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Health Blog :: What is a glomerular disease, and how do I know I have one?

June 21, 2021

Kidneys have about one million tiny filter units called nephrons. Each nephron has a glomerulus and tubule. Blood passes through these million glomeruli and each glomerulus acts as a filter- it filters and retains the necessary components of blood such as red blood cells and proteins and drains the rest in the tubule. The tubule then fine-tunes the filtered blood further and ultimately produces urine. 

Injury to the cells of glomeruli can cause blood and protein to leak in the urine.

What are the different kinds of glomerular diseases?

Glomeruli can be affected by various diseases- some affecting the entire body such as diabetes, hypertension, or lupus, and others which affect just the kidneys such as "IgA nephropathy" or "Membranous nephropathy". Glomerular diseases that are limited to the kidneys can be caused by the deposition of certain self-generated antibodies against the cells of the glomerulus.  Occasionally the exact cause for the glomerular disease cannot be found and is called "idiopathic".

What are the symptoms of glomerular disease?

Symptoms or signs of glomerular disease can include one or more of the following:

Blood in the urine (hematuria): Your urine may look pink or red depending on how much blood is present. Sometimes, the blood in the urine may be in very tiny amounts called microscopic hematuria and may not be visible to the naked eye. This can be detected by a routine urine test.

Protein in the urine (proteinuria): Glomerular disease can cause protein to leak in the urine. Your urine may become foamy because of the protein.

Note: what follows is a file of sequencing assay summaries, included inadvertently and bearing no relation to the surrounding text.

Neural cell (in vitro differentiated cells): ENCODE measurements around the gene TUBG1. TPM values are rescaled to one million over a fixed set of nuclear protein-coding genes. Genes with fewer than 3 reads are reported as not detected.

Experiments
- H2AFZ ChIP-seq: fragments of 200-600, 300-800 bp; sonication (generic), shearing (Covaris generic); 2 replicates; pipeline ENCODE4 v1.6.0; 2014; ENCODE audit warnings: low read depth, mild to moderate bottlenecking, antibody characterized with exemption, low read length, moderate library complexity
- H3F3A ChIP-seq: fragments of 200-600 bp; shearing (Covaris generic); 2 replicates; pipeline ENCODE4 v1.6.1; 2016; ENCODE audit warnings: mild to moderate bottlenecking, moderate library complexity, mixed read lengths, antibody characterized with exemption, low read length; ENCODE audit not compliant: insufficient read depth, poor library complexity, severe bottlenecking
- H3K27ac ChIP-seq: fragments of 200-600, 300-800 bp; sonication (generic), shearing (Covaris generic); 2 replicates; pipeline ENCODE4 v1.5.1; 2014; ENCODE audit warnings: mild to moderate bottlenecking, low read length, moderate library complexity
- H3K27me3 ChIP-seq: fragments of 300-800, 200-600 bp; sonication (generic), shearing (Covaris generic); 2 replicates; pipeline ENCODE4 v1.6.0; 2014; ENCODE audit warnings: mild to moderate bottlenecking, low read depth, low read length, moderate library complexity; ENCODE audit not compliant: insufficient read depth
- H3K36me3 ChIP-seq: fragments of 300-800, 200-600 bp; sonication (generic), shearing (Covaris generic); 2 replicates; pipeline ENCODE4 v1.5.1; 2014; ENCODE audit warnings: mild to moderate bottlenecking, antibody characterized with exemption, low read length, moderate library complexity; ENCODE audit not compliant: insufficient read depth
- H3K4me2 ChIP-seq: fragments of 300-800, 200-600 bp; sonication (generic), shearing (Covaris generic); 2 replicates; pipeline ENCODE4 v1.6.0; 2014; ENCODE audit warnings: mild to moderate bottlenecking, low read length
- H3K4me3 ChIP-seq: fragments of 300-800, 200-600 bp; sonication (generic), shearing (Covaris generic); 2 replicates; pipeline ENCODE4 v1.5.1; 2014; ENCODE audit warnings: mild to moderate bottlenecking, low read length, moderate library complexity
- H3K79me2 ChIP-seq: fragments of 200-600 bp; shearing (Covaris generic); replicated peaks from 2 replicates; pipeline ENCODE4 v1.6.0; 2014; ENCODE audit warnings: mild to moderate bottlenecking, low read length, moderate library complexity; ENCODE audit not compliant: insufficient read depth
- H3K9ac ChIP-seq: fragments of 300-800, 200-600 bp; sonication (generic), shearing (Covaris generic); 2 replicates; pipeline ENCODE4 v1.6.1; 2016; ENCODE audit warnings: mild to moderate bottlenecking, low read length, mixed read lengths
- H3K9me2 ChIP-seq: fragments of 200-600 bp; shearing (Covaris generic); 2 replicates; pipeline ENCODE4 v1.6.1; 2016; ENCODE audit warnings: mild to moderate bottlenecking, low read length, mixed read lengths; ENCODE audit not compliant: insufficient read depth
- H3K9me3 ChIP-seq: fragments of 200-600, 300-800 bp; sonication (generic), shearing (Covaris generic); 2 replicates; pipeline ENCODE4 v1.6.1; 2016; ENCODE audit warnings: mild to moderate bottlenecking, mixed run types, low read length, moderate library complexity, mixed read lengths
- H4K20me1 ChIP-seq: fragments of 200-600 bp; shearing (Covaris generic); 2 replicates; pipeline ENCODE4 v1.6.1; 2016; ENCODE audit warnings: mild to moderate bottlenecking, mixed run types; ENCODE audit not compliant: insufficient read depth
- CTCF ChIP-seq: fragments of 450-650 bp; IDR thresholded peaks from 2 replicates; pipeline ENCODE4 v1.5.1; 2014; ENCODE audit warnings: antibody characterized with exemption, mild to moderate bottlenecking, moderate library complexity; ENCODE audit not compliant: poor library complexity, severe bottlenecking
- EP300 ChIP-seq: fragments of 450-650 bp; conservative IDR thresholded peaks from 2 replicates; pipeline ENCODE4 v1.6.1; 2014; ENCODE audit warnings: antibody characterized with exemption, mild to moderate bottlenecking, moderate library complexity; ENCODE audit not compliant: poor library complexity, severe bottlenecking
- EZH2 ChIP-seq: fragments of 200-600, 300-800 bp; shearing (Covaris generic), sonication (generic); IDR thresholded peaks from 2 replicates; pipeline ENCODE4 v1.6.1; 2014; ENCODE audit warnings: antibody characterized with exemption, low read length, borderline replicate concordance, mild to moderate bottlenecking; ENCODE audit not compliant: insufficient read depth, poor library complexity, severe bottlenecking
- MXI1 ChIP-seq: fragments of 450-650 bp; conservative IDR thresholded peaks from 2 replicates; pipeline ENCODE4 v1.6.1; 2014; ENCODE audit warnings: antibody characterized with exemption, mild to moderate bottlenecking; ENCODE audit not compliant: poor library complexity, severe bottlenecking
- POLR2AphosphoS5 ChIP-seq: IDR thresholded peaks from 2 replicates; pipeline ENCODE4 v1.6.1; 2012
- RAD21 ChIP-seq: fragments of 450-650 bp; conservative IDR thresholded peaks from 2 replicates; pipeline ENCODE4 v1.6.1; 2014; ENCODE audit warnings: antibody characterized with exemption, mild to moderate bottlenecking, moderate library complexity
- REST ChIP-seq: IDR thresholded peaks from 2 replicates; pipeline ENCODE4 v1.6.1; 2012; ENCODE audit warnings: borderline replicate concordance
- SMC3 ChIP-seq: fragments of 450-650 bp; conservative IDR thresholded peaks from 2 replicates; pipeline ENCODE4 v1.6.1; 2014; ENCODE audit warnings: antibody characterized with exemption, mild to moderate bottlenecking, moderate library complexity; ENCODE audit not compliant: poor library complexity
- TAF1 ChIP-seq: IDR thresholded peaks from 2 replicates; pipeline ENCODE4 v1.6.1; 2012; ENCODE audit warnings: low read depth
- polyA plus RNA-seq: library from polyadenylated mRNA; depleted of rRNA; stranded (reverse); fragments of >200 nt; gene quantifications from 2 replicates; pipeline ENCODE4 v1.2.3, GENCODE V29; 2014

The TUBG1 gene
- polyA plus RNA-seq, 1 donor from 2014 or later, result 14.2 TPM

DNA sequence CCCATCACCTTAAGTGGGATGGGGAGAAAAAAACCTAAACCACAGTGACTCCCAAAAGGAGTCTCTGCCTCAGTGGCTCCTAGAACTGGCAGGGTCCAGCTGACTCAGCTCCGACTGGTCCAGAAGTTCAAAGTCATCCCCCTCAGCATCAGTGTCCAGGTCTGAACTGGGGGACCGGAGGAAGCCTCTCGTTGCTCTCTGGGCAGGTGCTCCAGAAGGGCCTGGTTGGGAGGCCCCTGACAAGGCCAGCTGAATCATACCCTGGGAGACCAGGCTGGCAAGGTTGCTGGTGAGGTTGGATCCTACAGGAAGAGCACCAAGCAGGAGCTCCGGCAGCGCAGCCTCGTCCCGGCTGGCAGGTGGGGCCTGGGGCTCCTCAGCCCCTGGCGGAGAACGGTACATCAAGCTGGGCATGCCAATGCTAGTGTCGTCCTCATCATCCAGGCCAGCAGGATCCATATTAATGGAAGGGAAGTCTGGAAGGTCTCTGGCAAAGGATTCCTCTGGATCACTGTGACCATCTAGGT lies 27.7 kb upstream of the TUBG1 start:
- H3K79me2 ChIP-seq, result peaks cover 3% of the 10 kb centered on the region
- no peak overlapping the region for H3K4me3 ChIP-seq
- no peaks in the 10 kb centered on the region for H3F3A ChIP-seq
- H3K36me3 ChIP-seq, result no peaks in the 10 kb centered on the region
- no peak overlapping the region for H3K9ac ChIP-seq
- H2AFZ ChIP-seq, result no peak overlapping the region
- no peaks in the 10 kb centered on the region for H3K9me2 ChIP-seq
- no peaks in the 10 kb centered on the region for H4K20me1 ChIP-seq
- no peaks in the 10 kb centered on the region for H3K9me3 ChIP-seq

Swelling: Glomerular disease can cause fluid to build up in various parts of your body and cause swelling in your legs or around your eyes.

Kidney failure: Glomerular diseases can cause acute kidney failure which can sometimes rapidly progress as well as chronic kidney failure, both of which may be severe enough to require dialysis. Kidney function can be tested with a simple blood test.

What tests will I need to perform?

If you have any of the above symptoms or signs suggestive of glomerular disease, you should be evaluated by a kidney specialist. Tests that are ordered for further evaluation include blood tests to assess kidney function, tests of various inflammatory markers and antibodies, urine tests to detect and determine how much blood and protein is present in the urine, and kidney ultrasound. Frequently a kidney biopsy is required to ascertain the exact diagnosis of glomerular disease.

A kidney biopsy is a procedure in which a few very small pieces of the kidney are taken with a special long needle and sent to a pathology laboratory to determine the cause of glomerular injury. This procedure is performed in the hospital under real-time guidance from a kidney ultrasound or a CT scan and is usually done under local anesthesia and with minimal sedation.

What is the treatment of the glomerular disease?

Treatment of glomerular disease includes treatment of the disease itself and combating the symptoms of the disease.

You may require medications to lower your blood pressure and water pills to decrease the amount of swelling. You may also need steroids and other immunosuppressant medications to suppress the inflammatory cells causing glomerular disease.

Occasionally, the glomerular disease is from an infection or other health issues such as diabetes or cancer in which case the treatment is guided towards the broader disease which in turn fixes the problem with the glomeruli and the kidney. Sometimes despite aggressive treatment, the kidney function is bad enough that the patient might need dialysis to remove the extra fluid and toxins that build up due to the failing kidneys and may not recover even with treatment leaving the patient dialysis-dependent for life.

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